This method is used for microorganisms that cannot be easily isolated by the streaking or plating method. Sometimes when several organisms are present in a mixture, with one organism predominating, the predominating form may be isolated by this method. For example, when raw milk is allowed to sour at room temperature it will, at the time of curding, have a mixture of microorganisms with a high percentage of Streptococcus lactis.

If 1 ml of the sour milk is taken into a tube containing 9 ml. of sterile milk (in which no organisms are present) then 1 ml. of this mixture is transferred with a sterile pipette into the second tube of sterile milk and the procedure is repeated i.e. from second to third tube, third to the fourth tube until a series of about 10 tubes are inoculated. By this serial dilution, the chances are that a pure culture of S. lactis will be obtained.

Enrichment Procedure:

This procedure involves the use of media and conditions of cultivation that favor the growth of the desired species. For example, when a man suffers from typhoid, the intestinal discharge poses a small number of Salmonella typhosa when compared with E. coli and other forms. It is almost impossible to isolate the typhoid organisms because they represent only a fraction of a percent of the total microorganisms present. The media are therefore derived, which allow the rapid growth of the desired organisms, at the same time inhibiting the growth of other microorganisms.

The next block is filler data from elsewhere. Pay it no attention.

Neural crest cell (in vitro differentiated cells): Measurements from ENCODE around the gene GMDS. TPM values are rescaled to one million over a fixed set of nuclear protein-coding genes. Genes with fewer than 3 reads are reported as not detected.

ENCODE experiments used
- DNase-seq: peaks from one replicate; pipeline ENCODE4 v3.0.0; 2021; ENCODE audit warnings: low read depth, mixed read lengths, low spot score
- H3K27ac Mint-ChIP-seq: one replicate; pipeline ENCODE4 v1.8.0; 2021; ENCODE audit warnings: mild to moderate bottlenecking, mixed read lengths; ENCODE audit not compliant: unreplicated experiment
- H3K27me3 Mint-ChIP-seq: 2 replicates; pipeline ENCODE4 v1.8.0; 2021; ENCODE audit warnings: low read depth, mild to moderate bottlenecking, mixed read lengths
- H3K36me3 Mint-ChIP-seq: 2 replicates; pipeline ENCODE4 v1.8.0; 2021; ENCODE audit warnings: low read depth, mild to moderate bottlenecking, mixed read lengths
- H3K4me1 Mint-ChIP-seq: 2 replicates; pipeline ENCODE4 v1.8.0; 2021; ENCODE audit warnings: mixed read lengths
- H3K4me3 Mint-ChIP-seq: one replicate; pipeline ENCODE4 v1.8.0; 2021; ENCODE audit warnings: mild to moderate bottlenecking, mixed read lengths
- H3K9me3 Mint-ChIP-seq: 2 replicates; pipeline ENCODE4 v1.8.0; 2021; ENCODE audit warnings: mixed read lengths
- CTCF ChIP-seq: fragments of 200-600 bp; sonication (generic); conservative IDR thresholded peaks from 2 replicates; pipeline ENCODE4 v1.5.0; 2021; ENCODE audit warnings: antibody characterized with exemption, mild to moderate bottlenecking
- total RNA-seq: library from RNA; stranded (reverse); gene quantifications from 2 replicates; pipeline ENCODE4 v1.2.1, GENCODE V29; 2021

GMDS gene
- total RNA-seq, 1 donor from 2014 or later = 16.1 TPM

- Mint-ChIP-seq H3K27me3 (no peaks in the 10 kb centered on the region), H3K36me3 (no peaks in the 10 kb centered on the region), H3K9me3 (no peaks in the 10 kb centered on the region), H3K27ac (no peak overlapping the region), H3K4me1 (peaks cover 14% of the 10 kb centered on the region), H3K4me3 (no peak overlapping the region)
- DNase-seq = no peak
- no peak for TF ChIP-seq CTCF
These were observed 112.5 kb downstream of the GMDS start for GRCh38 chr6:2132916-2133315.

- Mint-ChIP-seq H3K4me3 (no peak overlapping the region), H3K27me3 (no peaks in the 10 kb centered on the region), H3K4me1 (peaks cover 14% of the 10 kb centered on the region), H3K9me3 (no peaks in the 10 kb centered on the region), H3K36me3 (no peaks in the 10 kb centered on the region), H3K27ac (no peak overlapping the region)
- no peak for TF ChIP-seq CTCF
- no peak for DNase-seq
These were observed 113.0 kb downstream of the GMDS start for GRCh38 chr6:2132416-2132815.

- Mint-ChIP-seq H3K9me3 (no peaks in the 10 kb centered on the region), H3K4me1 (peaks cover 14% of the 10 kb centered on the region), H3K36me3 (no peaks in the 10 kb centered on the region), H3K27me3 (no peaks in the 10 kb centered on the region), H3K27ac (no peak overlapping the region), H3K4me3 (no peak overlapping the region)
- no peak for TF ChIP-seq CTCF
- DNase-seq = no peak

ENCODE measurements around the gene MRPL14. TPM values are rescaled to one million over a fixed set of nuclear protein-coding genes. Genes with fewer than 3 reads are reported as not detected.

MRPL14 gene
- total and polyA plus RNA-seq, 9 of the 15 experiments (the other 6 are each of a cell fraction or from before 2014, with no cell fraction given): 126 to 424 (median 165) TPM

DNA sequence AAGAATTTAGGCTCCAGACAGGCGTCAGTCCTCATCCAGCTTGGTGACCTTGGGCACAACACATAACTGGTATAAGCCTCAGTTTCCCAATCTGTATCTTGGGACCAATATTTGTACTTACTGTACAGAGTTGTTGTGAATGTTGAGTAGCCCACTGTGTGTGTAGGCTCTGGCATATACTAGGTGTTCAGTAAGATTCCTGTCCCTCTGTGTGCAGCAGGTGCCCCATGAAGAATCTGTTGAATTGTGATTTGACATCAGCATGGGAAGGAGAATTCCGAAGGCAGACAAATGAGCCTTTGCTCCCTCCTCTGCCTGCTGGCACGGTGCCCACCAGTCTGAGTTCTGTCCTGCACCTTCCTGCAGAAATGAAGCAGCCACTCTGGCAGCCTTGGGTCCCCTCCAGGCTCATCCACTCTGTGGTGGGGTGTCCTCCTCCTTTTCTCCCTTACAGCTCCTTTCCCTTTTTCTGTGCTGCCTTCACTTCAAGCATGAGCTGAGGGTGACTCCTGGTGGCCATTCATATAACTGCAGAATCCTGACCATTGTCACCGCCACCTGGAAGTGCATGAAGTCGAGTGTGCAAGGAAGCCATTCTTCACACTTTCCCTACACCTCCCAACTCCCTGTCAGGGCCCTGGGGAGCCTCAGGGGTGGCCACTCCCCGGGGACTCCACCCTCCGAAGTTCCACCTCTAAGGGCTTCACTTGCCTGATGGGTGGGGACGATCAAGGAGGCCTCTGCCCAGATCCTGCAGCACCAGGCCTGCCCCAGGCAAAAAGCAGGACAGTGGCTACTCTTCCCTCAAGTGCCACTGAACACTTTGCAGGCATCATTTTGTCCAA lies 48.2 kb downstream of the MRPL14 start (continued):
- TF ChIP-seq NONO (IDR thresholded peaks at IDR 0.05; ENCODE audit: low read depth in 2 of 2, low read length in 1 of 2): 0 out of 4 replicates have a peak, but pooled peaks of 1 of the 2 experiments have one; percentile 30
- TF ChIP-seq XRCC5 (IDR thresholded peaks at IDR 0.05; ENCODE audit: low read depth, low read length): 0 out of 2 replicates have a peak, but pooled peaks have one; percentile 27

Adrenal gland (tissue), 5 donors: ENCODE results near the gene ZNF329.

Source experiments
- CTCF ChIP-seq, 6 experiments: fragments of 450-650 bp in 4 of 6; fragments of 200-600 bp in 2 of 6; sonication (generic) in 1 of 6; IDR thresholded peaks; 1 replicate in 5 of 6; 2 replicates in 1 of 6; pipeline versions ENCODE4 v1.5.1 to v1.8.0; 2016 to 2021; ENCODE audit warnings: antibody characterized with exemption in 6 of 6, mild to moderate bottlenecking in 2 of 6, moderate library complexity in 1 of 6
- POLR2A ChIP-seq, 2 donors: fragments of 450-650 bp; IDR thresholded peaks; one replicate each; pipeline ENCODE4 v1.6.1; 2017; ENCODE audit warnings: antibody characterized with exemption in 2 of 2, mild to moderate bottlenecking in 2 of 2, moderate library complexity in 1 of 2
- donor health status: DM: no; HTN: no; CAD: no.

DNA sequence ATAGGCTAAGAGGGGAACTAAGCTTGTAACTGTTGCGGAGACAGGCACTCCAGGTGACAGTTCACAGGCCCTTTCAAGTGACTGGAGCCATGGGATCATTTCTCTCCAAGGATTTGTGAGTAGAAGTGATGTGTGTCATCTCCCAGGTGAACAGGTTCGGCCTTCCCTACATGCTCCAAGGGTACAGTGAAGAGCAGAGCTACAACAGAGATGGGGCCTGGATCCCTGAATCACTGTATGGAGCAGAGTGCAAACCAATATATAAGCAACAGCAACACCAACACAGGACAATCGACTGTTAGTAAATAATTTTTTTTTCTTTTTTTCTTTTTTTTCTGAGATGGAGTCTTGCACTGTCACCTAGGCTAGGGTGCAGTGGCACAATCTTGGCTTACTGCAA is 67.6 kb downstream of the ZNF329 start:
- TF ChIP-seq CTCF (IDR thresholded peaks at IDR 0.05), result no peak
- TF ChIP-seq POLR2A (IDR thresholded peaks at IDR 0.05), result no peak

Single Technique:

This is one of the most ideal and difficult methods of securing pure culture. In this method, a suspension of the pure culture is placed on the underside of a sterile cover-glass mounted over a moist chamber on the stage of the micros­cope.

While looking through the microscope, a single cell is removed with the help of a sterile micropipette and transferred to a small drop of the sterile medium on a sterile cover-glass and is mounted on a sterile hanging drop slide, which is then incubated at a suitable temperature. If the single cell germinates in this drop, a few cells are transferred into a tube containing a sterile culture medium which is placed in the incubator to obtain pure culture originating from a single cell.

Hanging Drop Slide Preparation
Hanging Drop Slide Preparation

Other methods:

The isolation of anaerobic microorganisms is very difficult. There are certain special techniques by which these organisms are isolated.

Cultivation of Microorganisms:

For cultivating microbes in the laboratory, we require culture media. The various mixtures of nutritive substances used for the laboratory cultivation of microorganisms are collectively known as culture media. The culture media serve as the soil in which bacteria are planted for the study.

Culture Media:

Culture media must contain all the essential nutrients required by the organism for its growth and reproduction. A suitable source of energy, building materials, and growth factors must be supplied in adequate amounts.

So a culture medium must contain:

Contents Of Culture Media
Contents of Culture Media

Since microorganisms show a considerable variation in their nutritional requirements, no single medium is suitable for the growth of all of them.

The different types of culture media employed fall into three groups:

1. Defined or synthetic media:

These are the media prepared from chemical compounds. They are highly purified and specific, an investigator working in another laboratory can duplicate them.

2. Complex or non-synthetic media: